Tiny & Big: Grandpa's Leftovers
Games don’t get much indie-er than this rock-slicing puzzle platformer. The unique aesthetic and tone of Tiny & Big is charming and confusing enough to make the absurdity of a familial fight over magic underpants make a twisted kind of sense. Occasional technical problems and a few less-than-stellar puzzle designs are easy to overlook in the face of the zany energy that carries you through the breezy fun of Tiny & Big’s four-hour adventure.
Besides jumping, Tiny has three tools that let him interact with the environment in his quest to wrest the magic underpants from Big’s oversized head. Rockets let you push objects and the grapple lets you pull them, but by far the most used tool is the laser cutter. This powerful item slices nearly any object in the game along a neat plane. Walls, boulders, ancient gates, and statues are butter before the player’s almighty knife.
Tiny & Big lacks the creative drive of Minecraft, but it scratches the same sandbox itch; tearing everything between you and your goals down has a pleasure all its own. An impassable block 10 times your height becomes a smooth ramp with a single cut. The telekinetically thrown boulder coming at your head splits in half and crashes safely around you with a brief flick of the mouse. Crumbling supports become a stairway up the interior of a decrepit temple. Your power over the game world is immense.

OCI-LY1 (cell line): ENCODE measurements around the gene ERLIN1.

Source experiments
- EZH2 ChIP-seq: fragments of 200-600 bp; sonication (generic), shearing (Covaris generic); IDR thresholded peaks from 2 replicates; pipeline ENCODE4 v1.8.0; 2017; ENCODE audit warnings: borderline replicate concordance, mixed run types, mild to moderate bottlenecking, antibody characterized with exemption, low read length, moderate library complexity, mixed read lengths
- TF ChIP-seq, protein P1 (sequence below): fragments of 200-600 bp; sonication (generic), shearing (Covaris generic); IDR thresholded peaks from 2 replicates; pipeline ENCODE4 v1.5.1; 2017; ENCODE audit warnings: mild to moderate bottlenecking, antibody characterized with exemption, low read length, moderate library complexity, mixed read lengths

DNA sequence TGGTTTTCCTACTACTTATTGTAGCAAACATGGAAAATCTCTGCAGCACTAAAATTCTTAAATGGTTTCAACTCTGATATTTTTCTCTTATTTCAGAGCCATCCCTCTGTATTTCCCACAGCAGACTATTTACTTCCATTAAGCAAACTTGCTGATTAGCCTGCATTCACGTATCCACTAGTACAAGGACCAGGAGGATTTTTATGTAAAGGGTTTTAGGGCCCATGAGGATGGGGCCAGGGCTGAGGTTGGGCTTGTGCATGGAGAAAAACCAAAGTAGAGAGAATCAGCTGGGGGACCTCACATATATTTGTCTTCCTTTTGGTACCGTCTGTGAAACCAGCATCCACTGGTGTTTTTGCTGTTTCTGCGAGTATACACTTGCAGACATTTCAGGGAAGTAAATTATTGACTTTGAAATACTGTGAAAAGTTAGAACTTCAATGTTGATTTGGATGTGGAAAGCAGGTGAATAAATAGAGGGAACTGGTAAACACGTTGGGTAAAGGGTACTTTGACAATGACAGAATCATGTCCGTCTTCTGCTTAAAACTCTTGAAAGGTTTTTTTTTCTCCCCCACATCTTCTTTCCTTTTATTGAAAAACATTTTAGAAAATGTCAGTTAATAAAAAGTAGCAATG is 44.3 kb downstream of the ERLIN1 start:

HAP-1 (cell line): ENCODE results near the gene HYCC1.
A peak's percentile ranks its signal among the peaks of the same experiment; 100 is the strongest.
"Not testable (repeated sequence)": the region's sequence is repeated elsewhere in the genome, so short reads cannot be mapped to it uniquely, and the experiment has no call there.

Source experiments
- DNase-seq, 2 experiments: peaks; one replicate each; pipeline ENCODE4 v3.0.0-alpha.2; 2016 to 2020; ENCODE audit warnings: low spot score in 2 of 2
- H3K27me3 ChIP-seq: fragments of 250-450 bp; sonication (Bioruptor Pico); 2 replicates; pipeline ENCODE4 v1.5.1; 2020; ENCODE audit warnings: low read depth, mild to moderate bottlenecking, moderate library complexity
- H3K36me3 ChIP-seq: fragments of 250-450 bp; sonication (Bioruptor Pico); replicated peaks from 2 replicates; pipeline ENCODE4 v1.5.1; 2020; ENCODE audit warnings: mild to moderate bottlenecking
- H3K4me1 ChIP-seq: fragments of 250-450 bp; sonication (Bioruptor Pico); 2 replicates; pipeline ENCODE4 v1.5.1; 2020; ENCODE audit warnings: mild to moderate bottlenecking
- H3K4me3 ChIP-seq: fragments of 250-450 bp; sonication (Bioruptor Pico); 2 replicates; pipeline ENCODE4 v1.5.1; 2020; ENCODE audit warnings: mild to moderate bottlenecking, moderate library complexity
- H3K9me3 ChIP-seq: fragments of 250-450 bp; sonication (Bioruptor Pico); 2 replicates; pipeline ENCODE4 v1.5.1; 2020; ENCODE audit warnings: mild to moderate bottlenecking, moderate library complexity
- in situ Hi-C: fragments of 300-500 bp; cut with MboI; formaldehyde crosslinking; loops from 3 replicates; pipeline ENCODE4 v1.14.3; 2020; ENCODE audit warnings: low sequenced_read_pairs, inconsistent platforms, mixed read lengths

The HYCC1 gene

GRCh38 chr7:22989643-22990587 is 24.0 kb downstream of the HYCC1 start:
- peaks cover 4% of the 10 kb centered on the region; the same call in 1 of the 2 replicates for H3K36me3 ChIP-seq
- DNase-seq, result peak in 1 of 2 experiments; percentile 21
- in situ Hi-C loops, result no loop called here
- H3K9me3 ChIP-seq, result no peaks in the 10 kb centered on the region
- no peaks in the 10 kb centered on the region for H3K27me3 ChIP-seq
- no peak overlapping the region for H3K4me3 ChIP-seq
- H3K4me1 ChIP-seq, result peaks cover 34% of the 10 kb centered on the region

The puzzle design itself is almost exclusively simple and straightforward. Once you have a handle on a few common applications of your tools – particularly creating ramps and bridging gaps – the obstacles don’t become brain teasers so much as light exercise on the way to the next glorious sand castle to kick over. Light narrative interstitials serve a similar purpose, breaking up the cutting with amusing animations and cartoony squawks.
One-off sequences where Big flings boulders at you while you’re navigating broken terrain or cutting the supports out from under him are fine distractions, but they’re repeated far too often in the second half of the game. The entire final boss fight is a lame rehash of the same mechanics you’ve conquered several times. A little more creativity in these encounters could have gone a long way.
Tiny & Big is short; most gamers should finish in under five hours. It’s not terribly taxing of your brain or fingers, as the puzzles aren’t tough to figure out and action segments have generous checkpoints. It is, however, an excellent way to fill an afternoon or two with a playfully absurd story and godlike power over a heavily physics-modeled world. Heck, I’d consider paying the $10-15 asking price just for the exceptional, eclectic soundtrack. My fingers are crossed for this to do well enough that Black Pants studio can stay in business and keep making more episodes for years to come.
Games don’t get much indie-er than this rock-slicing puzzle platformer.